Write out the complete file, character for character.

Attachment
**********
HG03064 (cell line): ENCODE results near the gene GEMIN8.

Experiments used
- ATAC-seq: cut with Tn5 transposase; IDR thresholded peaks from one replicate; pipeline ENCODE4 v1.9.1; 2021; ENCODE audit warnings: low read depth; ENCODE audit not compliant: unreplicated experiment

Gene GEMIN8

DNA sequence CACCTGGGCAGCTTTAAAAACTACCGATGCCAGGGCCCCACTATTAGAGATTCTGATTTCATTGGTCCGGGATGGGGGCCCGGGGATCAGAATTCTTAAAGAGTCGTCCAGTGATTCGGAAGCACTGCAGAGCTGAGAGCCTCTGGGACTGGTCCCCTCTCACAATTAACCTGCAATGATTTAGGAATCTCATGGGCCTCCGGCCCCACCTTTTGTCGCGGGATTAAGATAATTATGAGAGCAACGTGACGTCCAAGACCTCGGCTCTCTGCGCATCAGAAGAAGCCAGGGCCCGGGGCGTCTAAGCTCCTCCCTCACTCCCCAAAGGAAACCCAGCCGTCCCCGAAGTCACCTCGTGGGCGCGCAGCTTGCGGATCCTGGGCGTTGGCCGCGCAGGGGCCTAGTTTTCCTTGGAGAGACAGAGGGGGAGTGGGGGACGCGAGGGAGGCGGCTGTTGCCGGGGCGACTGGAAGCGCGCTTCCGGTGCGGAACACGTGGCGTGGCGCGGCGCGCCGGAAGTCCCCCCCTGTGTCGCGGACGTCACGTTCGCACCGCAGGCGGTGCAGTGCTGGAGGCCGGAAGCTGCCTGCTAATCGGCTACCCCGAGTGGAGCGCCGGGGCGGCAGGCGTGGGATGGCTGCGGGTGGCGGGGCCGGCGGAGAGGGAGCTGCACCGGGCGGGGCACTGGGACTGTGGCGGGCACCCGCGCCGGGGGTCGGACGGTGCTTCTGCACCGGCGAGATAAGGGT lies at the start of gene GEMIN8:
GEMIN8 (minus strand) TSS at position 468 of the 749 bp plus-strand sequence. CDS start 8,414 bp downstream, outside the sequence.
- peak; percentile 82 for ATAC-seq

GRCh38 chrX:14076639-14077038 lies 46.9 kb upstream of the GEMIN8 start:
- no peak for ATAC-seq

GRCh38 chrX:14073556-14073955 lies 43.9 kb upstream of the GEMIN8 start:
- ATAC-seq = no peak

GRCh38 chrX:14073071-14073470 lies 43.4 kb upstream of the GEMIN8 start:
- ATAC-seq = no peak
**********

HG03064 (cell line): ENCODE results near the gene GEMIN8.

Experiments used
- ATAC-seq: cut with Tn5 transposase; IDR thresholded peaks from one replicate; pipeline ENCODE4 v1.9.1; 2021; ENCODE audit warnings: low read depth; ENCODE audit not compliant: unreplicated experiment

Gene GEMIN8

DNA sequence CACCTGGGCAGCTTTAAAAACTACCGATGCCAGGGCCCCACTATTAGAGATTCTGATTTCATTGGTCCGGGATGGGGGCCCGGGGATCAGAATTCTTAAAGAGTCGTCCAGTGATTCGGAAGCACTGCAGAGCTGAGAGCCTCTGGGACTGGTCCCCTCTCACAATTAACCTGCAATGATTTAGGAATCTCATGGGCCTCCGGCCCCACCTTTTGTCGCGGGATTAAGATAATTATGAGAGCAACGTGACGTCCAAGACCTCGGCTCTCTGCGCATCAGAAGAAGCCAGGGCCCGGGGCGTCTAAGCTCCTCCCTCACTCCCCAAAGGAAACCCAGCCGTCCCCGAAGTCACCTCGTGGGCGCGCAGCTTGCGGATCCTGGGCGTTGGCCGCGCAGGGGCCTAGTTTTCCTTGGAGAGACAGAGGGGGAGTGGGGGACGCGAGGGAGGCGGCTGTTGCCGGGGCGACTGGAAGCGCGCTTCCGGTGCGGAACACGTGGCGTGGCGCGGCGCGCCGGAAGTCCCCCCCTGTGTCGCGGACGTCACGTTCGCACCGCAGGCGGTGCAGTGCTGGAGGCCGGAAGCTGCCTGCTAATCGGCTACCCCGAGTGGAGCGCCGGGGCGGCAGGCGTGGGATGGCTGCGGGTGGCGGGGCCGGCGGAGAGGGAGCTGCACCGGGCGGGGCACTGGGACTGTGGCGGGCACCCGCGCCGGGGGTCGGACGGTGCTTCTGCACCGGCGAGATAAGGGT lies at the start of gene GEMIN8:
GEMIN8 (minus strand) TSS at position 468 of the 749 bp plus-strand sequence. CDS start 8,414 bp downstream, outside the sequence.
- peak; percentile 82 for ATAC-seq

GRCh38 chrX:14076639-14077038 lies 46.9 kb upstream of the GEMIN8 start:
- no peak for ATAC-seq

GRCh38 chrX:14073556-14073955 lies 43.9 kb upstream of the GEMIN8 start:
- ATAC-seq = no peak

GRCh38 chrX:14073071-14073470 lies 43.4 kb upstream of the GEMIN8 start:
- ATAC-seq = no peak